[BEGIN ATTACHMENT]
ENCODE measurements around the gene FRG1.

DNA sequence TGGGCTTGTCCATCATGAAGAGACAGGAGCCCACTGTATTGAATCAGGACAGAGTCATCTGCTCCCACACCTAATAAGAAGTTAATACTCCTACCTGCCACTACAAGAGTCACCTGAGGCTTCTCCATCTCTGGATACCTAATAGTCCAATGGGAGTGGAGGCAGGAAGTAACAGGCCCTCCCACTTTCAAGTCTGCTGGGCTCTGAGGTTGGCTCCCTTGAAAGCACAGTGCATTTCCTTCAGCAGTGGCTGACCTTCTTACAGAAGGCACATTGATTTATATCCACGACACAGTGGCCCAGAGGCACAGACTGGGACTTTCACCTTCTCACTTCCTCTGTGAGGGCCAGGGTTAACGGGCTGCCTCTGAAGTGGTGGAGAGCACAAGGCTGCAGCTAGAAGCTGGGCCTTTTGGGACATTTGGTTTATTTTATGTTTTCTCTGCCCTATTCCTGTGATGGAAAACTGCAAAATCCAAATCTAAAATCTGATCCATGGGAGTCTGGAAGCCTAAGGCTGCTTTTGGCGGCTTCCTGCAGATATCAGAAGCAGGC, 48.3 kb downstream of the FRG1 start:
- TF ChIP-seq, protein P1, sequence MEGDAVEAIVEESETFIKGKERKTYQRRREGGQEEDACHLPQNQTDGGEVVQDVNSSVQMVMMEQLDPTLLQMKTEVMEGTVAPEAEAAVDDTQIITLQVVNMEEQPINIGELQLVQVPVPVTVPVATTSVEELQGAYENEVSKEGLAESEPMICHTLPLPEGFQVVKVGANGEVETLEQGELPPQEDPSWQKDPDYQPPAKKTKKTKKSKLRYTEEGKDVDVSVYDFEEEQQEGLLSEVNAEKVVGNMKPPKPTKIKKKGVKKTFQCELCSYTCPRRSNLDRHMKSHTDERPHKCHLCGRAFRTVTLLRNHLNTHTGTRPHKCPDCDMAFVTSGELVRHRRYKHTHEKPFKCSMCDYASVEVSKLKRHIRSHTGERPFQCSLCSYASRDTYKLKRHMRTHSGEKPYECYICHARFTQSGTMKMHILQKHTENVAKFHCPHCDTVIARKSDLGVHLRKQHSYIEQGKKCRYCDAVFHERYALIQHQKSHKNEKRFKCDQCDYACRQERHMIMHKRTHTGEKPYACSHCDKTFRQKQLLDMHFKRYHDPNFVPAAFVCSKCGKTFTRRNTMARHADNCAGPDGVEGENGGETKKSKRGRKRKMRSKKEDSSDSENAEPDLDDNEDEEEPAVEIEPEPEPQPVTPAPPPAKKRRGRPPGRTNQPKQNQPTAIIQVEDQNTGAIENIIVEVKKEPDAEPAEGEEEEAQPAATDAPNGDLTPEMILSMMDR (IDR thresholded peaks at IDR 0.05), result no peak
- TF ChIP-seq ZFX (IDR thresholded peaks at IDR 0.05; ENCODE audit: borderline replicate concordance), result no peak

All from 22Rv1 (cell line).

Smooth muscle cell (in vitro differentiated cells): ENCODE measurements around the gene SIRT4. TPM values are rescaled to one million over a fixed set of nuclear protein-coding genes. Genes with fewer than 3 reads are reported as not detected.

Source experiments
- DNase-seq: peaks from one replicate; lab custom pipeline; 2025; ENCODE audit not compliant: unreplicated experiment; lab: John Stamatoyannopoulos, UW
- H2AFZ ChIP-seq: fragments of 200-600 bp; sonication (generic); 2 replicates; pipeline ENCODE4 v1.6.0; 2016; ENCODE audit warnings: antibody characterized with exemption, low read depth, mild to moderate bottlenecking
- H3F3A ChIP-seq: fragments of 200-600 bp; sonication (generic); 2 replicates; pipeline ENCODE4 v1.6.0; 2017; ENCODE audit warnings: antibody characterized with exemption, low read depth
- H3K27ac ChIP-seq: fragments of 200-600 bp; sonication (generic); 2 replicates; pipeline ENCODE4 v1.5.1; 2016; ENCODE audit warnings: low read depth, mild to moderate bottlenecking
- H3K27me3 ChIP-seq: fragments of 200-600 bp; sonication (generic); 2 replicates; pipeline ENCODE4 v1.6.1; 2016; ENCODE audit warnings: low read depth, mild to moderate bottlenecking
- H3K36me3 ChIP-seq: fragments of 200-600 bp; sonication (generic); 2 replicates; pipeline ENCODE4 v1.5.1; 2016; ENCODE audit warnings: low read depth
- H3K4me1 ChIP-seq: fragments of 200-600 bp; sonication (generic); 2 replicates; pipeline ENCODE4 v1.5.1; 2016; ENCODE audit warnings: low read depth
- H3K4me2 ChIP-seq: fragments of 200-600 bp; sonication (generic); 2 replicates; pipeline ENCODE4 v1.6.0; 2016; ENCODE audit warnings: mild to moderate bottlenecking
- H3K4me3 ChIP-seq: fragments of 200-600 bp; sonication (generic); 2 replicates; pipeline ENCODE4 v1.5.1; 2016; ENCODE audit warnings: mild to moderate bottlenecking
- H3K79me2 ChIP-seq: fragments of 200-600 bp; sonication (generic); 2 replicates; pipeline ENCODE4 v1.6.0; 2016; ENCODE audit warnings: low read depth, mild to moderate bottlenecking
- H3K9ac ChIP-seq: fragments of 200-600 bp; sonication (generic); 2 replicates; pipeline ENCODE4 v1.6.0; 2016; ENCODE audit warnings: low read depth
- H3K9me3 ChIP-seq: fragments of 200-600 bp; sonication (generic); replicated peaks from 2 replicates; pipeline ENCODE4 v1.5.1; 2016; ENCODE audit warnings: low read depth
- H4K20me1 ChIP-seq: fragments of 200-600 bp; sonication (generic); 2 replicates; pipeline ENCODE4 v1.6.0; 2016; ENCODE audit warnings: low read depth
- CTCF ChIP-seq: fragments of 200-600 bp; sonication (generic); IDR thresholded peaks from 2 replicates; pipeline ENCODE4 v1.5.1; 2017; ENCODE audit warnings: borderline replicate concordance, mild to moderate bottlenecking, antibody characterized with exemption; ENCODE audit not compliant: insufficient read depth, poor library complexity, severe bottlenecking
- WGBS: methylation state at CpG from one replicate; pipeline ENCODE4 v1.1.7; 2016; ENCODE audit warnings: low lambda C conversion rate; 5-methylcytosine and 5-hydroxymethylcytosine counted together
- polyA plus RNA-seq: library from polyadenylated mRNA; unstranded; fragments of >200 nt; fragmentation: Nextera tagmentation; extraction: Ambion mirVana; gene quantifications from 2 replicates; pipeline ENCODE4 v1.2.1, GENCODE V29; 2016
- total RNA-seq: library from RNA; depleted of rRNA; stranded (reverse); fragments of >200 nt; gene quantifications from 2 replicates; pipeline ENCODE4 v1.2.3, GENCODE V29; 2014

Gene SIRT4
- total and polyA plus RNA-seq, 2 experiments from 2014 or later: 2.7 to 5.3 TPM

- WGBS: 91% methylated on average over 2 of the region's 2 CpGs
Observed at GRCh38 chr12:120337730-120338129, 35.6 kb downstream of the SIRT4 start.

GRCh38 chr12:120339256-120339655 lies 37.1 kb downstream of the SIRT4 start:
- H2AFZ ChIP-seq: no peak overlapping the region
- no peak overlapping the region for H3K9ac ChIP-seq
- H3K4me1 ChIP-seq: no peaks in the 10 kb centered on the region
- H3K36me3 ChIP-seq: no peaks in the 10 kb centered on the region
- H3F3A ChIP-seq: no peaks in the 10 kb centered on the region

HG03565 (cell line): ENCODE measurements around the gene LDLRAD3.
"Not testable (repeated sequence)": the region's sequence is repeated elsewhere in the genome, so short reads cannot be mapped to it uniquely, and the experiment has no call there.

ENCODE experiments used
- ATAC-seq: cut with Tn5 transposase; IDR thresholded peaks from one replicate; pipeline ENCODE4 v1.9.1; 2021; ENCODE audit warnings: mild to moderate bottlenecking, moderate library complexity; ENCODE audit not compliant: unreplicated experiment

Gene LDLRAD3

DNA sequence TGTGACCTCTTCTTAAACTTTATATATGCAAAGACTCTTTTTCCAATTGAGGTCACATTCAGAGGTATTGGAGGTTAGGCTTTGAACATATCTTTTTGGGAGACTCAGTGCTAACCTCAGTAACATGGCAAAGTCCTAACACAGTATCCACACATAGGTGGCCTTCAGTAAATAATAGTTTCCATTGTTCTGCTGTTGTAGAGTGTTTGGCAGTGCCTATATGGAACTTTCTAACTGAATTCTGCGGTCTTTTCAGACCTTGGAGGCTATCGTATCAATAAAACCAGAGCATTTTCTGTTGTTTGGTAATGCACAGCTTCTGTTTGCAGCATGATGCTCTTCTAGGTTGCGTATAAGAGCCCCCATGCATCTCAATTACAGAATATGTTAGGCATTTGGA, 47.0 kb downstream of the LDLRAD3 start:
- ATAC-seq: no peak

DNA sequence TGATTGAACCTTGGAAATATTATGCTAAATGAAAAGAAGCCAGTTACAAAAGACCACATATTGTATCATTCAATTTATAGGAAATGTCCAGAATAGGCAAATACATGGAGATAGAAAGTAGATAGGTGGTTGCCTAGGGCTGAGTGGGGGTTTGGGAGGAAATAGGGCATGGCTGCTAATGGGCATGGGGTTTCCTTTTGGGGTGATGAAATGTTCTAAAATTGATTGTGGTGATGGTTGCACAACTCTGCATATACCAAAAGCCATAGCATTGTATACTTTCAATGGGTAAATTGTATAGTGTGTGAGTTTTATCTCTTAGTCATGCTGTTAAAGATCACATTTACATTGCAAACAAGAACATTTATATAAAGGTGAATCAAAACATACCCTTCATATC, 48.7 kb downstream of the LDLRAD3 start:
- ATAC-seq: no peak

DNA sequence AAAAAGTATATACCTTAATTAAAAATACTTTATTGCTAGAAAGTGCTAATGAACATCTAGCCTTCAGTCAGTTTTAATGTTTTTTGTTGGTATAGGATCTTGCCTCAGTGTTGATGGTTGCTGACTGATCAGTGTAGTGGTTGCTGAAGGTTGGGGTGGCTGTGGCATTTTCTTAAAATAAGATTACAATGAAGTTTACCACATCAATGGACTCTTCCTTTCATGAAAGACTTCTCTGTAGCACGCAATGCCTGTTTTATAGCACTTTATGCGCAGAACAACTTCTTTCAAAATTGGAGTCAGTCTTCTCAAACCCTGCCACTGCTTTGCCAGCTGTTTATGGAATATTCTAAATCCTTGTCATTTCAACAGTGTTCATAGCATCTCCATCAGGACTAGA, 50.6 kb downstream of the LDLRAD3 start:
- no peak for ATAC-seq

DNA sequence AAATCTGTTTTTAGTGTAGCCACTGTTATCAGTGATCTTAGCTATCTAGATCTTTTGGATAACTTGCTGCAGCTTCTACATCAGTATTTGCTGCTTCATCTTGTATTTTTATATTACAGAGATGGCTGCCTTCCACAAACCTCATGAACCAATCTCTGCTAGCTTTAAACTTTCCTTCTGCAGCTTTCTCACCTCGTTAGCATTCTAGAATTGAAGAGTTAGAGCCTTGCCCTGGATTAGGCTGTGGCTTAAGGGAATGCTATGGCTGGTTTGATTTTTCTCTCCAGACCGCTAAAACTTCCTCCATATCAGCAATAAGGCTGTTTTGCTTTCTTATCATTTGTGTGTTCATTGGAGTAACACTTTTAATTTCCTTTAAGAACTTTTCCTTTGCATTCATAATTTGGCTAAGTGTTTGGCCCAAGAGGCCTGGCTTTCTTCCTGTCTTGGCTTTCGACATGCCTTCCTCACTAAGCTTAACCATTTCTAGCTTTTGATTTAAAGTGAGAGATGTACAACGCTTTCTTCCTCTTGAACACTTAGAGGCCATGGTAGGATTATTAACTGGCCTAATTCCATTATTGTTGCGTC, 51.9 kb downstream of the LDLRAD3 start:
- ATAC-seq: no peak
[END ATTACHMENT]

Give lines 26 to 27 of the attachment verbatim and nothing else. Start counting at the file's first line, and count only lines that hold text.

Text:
- total and polyA plus RNA-seq, 2 experiments from 2014 or later: 2.7 to 5.3 TPM

- WGBS: 91% methylated on average over 2 of the region's 2 CpGs